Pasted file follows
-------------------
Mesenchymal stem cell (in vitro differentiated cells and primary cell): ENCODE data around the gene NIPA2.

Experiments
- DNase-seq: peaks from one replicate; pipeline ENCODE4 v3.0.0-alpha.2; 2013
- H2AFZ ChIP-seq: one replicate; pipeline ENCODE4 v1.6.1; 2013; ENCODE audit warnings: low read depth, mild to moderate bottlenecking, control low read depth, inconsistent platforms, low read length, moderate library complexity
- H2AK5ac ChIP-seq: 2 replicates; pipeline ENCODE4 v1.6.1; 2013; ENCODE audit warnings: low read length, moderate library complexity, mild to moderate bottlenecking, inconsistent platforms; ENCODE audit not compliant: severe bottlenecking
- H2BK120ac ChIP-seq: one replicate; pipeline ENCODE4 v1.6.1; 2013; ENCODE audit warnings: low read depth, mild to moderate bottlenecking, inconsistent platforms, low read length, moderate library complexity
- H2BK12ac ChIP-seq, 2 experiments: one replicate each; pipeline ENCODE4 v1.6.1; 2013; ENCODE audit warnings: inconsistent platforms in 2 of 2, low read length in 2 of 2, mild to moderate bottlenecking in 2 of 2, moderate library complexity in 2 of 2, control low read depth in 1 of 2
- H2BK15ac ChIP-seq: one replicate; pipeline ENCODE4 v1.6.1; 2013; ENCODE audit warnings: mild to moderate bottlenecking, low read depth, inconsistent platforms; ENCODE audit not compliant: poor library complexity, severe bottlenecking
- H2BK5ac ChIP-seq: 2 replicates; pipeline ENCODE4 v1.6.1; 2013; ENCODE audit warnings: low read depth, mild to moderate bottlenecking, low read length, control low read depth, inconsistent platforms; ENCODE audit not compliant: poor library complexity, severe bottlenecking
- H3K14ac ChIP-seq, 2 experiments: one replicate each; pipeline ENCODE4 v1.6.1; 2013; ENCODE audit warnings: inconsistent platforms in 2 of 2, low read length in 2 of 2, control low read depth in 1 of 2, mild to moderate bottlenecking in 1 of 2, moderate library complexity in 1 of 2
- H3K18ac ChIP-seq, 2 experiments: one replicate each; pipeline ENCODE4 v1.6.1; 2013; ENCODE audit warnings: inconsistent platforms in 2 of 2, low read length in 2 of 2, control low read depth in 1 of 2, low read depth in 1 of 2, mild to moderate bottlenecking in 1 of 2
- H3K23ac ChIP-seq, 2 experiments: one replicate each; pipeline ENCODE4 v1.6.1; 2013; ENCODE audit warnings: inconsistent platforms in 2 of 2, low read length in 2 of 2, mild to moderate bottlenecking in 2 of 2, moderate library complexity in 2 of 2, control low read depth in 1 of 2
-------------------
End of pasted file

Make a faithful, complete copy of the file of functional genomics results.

Mesenchymal stem cell (in vitro differentiated cells and primary cell): ENCODE data around the gene NIPA2.

Experiments
- DNase-seq: peaks from one replicate; pipeline ENCODE4 v3.0.0-alpha.2; 2013
- H2AFZ ChIP-seq: one replicate; pipeline ENCODE4 v1.6.1; 2013; ENCODE audit warnings: low read depth, mild to moderate bottlenecking, control low read depth, inconsistent platforms, low read length, moderate library complexity
- H2AK5ac ChIP-seq: 2 replicates; pipeline ENCODE4 v1.6.1; 2013; ENCODE audit warnings: low read length, moderate library complexity, mild to moderate bottlenecking, inconsistent platforms; ENCODE audit not compliant: severe bottlenecking
- H2BK120ac ChIP-seq: one replicate; pipeline ENCODE4 v1.6.1; 2013; ENCODE audit warnings: low read depth, mild to moderate bottlenecking, inconsistent platforms, low read length, moderate library complexity
- H2BK12ac ChIP-seq, 2 experiments: one replicate each; pipeline ENCODE4 v1.6.1; 2013; ENCODE audit warnings: inconsistent platforms in 2 of 2, low read length in 2 of 2, mild to moderate bottlenecking in 2 of 2, moderate library complexity in 2 of 2, control low read depth in 1 of 2
- H2BK15ac ChIP-seq: one replicate; pipeline ENCODE4 v1.6.1; 2013; ENCODE audit warnings: mild to moderate bottlenecking, low read depth, inconsistent platforms; ENCODE audit not compliant: poor library complexity, severe bottlenecking
- H2BK5ac ChIP-seq: 2 replicates; pipeline ENCODE4 v1.6.1; 2013; ENCODE audit warnings: low read depth, mild to moderate bottlenecking, low read length, control low read depth, inconsistent platforms; ENCODE audit not compliant: poor library complexity, severe bottlenecking
- H3K14ac ChIP-seq, 2 experiments: one replicate each; pipeline ENCODE4 v1.6.1; 2013; ENCODE audit warnings: inconsistent platforms in 2 of 2, low read length in 2 of 2, control low read depth in 1 of 2, mild to moderate bottlenecking in 1 of 2, moderate library complexity in 1 of 2
- H3K18ac ChIP-seq, 2 experiments: one replicate each; pipeline ENCODE4 v1.6.1; 2013; ENCODE audit warnings: inconsistent platforms in 2 of 2, low read length in 2 of 2, control low read depth in 1 of 2, low read depth in 1 of 2, mild to moderate bottlenecking in 1 of 2
- H3K23ac ChIP-seq, 2 experiments: one replicate each; pipeline ENCODE4 v1.6.1; 2013; ENCODE audit warnings: inconsistent platforms in 2 of 2, low read length in 2 of 2, mild to moderate bottlenecking in 2 of 2, moderate library complexity in 2 of 2, control low read depth in 1 of 2